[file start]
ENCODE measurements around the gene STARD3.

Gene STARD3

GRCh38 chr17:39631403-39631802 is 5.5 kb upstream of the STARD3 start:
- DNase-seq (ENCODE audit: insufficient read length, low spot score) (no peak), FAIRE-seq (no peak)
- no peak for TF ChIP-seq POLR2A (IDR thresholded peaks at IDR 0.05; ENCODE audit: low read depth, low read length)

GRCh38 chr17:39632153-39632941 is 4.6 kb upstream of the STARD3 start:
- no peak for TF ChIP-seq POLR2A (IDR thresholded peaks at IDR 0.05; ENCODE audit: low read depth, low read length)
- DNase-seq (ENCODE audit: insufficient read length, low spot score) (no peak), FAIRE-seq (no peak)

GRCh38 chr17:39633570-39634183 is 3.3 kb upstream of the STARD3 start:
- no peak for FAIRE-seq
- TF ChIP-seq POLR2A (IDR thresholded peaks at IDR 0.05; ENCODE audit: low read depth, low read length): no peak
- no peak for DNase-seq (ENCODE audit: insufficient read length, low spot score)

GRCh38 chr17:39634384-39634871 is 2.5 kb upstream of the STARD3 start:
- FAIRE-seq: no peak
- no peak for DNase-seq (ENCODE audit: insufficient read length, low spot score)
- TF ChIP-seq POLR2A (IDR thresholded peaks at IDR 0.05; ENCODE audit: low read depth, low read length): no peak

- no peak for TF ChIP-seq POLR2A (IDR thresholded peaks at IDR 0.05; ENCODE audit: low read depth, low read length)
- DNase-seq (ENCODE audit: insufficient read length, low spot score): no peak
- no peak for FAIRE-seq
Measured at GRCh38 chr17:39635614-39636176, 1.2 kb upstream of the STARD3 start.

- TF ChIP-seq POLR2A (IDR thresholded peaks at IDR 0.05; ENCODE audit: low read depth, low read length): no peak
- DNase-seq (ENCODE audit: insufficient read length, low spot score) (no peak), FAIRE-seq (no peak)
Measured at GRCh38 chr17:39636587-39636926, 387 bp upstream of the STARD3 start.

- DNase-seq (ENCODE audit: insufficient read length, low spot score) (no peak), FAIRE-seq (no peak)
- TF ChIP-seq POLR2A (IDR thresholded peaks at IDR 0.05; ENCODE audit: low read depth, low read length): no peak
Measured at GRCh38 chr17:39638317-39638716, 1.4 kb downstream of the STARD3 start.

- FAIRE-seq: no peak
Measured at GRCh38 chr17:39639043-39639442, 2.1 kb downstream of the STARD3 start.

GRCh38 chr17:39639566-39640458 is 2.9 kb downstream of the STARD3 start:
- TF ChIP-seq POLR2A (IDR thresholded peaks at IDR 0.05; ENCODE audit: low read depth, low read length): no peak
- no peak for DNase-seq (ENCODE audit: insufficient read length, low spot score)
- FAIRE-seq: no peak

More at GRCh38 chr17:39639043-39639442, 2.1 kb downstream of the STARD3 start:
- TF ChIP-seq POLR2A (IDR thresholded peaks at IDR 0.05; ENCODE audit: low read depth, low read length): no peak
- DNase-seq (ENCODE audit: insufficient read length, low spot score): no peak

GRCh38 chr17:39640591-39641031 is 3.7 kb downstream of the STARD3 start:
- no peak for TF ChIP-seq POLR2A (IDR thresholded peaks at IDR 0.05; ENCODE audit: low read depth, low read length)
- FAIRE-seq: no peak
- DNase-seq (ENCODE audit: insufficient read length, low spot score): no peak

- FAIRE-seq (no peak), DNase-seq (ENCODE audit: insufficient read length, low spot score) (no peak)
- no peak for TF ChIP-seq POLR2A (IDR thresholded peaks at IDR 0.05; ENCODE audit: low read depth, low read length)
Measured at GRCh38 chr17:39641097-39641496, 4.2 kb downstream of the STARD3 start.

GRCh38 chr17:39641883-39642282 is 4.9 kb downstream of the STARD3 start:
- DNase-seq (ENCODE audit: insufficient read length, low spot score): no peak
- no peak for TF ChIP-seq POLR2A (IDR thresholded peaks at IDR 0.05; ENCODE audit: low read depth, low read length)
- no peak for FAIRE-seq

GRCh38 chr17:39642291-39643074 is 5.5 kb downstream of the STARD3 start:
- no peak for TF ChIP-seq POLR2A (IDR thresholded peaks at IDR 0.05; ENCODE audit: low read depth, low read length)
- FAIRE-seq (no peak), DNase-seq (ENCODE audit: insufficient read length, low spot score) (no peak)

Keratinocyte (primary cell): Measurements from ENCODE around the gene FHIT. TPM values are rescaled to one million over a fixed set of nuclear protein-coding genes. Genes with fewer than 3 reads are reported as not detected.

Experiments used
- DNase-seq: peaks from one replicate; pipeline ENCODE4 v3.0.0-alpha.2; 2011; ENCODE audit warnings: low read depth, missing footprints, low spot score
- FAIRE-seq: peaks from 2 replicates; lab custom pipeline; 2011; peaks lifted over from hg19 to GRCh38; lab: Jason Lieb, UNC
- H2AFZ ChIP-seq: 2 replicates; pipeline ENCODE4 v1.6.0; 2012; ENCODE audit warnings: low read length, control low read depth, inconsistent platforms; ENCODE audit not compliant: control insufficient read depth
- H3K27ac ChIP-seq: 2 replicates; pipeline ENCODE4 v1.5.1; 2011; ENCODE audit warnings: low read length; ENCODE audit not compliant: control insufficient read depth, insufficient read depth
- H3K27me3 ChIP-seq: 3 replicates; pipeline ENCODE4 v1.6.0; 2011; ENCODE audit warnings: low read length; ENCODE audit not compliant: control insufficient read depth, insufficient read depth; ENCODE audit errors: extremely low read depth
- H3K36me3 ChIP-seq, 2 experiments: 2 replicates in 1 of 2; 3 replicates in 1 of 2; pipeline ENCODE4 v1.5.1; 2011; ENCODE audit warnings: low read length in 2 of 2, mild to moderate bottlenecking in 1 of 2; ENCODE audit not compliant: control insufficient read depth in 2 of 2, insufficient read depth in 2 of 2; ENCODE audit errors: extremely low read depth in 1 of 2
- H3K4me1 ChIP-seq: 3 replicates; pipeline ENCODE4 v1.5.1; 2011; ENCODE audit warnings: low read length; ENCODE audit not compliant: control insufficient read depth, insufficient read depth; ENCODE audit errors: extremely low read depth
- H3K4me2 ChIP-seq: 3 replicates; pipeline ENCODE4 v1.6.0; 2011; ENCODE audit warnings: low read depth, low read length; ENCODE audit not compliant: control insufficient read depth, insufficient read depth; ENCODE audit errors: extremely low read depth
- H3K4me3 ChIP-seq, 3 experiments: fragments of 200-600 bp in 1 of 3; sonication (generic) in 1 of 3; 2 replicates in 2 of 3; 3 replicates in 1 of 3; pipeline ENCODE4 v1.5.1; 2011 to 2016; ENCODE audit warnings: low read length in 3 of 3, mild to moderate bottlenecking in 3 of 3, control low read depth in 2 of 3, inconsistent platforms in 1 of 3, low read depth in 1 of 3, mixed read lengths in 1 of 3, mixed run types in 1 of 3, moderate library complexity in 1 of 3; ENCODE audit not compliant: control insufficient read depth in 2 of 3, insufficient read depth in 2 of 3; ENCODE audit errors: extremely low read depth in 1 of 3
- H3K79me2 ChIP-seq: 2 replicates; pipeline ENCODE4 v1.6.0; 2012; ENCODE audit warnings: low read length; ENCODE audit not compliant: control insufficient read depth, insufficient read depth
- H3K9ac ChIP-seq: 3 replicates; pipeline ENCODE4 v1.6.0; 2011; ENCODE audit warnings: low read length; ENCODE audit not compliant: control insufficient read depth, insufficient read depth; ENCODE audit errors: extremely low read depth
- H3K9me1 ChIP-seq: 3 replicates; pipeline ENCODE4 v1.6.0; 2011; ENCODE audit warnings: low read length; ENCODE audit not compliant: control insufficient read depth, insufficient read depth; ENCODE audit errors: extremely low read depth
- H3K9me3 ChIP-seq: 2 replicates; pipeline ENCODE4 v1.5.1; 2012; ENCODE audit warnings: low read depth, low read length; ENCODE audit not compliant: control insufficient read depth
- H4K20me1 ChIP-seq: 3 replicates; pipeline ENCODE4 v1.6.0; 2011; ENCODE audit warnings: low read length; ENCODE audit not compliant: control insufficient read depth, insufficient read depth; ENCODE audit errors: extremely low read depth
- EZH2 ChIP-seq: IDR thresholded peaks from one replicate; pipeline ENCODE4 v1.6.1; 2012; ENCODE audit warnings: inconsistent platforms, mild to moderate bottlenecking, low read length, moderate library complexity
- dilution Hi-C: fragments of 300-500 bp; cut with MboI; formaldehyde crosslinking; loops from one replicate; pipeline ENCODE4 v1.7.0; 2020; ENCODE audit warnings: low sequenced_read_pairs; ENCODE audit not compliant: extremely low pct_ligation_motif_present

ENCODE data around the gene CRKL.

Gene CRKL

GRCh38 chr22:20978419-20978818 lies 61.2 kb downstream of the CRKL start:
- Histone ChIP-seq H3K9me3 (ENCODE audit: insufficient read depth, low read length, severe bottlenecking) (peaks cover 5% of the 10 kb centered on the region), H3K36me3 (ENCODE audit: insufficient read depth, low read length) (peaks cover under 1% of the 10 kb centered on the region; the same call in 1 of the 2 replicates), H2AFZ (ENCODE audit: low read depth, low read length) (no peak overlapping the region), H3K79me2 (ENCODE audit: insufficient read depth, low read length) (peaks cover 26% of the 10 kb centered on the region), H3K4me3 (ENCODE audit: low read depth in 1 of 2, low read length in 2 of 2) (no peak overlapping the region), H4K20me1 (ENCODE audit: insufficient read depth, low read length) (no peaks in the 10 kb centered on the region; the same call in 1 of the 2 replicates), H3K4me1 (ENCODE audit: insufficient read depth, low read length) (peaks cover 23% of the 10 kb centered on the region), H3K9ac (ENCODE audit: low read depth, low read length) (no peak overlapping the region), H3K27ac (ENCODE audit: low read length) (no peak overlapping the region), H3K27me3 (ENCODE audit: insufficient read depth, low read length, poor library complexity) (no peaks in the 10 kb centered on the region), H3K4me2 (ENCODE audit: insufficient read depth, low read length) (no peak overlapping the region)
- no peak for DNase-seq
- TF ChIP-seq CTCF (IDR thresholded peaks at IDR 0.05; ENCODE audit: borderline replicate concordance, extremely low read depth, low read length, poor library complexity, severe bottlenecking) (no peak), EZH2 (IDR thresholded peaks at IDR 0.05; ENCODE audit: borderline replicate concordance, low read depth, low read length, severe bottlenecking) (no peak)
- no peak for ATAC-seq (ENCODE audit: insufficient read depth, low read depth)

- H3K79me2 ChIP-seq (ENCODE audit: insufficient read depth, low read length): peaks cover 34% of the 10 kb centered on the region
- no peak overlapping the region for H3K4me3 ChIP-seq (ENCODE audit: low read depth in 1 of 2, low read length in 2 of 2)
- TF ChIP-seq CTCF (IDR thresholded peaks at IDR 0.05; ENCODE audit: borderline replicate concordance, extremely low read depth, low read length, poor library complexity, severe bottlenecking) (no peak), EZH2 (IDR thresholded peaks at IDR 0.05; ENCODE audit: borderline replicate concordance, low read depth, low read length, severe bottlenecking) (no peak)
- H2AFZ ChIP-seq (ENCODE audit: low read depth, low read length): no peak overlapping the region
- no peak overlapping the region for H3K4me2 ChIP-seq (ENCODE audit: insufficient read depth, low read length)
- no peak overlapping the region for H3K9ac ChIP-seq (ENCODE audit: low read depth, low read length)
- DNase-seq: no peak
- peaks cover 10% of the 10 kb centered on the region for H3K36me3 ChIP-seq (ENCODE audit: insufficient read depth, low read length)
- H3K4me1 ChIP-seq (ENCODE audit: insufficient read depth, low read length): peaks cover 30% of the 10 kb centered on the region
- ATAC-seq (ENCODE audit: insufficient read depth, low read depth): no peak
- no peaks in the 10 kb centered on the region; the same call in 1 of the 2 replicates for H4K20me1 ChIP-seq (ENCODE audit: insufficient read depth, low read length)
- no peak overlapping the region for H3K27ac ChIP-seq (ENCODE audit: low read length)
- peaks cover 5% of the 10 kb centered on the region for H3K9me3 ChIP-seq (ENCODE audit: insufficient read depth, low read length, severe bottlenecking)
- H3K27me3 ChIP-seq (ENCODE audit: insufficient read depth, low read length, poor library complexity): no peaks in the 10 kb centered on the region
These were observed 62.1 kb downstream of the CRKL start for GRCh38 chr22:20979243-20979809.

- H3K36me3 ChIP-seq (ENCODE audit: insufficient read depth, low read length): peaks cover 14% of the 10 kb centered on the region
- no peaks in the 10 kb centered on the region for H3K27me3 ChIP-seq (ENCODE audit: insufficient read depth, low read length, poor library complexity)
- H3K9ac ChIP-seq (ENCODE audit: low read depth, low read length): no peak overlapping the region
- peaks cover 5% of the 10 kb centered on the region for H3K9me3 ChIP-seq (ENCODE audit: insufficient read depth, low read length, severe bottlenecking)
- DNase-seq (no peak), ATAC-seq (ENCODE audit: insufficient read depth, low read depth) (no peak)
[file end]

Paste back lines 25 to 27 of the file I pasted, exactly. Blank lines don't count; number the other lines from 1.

- TF ChIP-seq POLR2A (IDR thresholded peaks at IDR 0.05; ENCODE audit: low read depth, low read length): no peak
Measured at GRCh38 chr17:39638317-39638716, 1.4 kb downstream of the STARD3 start.

- FAIRE-seq: no peak